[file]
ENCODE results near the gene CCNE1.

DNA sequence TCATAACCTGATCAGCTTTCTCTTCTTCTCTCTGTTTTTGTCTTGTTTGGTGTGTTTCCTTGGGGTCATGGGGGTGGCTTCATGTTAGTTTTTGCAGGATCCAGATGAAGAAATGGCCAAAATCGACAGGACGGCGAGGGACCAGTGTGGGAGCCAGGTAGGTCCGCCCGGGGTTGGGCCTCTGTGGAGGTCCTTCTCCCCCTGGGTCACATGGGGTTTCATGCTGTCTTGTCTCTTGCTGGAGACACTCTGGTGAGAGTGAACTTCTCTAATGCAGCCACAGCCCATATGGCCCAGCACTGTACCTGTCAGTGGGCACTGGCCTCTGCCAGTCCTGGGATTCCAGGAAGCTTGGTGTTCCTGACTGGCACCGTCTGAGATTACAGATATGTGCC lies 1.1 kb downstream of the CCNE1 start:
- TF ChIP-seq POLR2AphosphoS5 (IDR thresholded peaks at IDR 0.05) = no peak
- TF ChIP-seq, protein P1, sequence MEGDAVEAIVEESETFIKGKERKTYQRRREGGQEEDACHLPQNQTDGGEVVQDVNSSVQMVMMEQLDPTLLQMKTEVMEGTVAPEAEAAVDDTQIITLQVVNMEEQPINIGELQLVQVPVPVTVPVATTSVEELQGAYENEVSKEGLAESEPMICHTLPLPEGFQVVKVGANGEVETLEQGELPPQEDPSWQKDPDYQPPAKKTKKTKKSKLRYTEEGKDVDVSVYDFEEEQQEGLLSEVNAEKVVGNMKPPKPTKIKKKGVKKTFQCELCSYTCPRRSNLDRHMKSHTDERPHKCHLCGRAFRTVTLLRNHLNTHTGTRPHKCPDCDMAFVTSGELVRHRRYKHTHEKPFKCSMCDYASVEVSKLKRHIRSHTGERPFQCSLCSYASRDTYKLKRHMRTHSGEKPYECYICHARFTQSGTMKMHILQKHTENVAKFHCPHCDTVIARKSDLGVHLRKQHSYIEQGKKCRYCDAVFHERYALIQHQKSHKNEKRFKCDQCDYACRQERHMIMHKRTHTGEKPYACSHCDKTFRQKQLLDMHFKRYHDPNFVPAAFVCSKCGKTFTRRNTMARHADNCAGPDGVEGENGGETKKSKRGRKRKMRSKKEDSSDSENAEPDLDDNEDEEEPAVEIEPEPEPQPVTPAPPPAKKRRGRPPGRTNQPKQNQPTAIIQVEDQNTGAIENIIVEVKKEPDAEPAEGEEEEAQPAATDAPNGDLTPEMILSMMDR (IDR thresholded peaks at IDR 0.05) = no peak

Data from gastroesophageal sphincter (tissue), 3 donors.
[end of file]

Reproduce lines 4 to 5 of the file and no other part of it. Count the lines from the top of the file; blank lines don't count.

- TF ChIP-seq, protein P1, sequence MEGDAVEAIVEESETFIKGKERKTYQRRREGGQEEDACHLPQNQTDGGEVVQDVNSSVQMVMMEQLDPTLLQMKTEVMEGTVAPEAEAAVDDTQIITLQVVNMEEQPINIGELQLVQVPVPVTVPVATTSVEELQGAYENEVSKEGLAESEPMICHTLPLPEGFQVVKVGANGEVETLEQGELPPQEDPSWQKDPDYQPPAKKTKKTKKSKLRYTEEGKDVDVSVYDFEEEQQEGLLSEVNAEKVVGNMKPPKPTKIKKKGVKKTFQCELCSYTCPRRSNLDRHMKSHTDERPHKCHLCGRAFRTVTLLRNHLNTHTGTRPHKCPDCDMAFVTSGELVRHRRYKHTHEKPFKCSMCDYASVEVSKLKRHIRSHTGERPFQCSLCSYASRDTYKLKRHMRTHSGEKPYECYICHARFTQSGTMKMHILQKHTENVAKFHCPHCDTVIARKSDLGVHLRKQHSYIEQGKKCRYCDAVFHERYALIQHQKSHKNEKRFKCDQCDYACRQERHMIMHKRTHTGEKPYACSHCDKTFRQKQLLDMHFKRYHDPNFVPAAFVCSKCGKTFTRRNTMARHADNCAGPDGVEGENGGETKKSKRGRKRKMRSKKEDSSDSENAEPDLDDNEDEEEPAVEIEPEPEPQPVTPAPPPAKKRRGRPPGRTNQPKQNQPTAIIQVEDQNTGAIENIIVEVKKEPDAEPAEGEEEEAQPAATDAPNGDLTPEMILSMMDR (IDR thresholded peaks at IDR 0.05) = no peak

Data from gastroesophageal sphincter (tissue), 3 donors.